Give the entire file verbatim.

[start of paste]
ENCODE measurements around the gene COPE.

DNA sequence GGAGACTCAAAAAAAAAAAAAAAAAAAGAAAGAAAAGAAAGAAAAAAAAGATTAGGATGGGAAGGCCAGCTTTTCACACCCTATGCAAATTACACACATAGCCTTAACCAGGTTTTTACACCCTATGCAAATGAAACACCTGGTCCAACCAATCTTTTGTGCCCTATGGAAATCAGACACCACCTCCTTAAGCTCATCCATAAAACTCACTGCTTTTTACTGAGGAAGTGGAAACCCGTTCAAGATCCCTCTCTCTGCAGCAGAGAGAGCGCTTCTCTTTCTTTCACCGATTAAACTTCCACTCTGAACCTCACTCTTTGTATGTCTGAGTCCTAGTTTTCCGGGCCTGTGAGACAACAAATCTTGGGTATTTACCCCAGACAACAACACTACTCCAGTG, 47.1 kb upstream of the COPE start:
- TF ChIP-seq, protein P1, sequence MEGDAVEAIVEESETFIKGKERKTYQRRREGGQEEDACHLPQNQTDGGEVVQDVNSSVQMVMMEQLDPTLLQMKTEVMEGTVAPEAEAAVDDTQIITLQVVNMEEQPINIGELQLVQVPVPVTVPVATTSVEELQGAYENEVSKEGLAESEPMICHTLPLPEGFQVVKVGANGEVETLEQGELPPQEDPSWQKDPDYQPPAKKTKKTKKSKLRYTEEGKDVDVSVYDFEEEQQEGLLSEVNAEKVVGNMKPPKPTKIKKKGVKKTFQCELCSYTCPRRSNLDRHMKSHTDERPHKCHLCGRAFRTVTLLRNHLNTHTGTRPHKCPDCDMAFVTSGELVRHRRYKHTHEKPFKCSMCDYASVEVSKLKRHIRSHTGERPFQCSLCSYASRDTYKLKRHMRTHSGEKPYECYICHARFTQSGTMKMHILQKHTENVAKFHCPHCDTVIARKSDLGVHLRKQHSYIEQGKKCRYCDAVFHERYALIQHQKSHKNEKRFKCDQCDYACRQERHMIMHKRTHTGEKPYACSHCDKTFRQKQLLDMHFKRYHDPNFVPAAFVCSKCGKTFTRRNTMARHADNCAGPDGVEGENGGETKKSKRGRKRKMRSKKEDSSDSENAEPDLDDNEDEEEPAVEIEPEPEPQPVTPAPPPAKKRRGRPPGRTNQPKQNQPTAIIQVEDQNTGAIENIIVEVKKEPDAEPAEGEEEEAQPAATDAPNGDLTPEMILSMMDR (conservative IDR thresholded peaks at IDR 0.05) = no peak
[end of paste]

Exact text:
ENCODE measurements around the gene COPE.

DNA sequence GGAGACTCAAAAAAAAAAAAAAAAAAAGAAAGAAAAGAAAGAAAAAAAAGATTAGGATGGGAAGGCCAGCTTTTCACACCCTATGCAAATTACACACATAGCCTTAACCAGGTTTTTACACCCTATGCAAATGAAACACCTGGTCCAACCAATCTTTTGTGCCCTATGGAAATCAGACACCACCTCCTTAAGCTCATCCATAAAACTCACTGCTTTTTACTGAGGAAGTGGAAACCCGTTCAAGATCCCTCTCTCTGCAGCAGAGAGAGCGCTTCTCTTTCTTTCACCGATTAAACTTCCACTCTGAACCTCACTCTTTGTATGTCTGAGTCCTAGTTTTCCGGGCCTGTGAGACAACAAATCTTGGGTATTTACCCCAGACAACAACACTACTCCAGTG, 47.1 kb upstream of the COPE start:
- TF ChIP-seq, protein P1, sequence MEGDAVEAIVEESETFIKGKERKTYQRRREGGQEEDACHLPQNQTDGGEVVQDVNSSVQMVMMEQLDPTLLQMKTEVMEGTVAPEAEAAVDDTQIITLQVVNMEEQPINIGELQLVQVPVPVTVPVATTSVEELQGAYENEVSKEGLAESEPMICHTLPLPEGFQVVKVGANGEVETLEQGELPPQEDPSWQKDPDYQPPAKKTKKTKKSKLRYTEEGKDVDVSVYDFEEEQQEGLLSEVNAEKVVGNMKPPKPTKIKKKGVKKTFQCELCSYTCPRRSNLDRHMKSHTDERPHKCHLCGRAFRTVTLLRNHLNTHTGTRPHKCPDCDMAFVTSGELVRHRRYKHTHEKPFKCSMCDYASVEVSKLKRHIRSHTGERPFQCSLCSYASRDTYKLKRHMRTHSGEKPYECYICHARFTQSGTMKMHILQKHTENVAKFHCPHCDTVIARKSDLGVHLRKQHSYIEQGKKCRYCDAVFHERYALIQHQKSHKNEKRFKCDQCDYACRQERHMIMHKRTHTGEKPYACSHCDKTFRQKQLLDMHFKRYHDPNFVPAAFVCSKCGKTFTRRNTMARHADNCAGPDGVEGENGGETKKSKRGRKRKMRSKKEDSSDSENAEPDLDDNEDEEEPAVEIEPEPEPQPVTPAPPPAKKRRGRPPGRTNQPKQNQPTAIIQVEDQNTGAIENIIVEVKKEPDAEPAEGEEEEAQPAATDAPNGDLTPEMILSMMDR (conservative IDR thresholded peaks at IDR 0.05) = no peak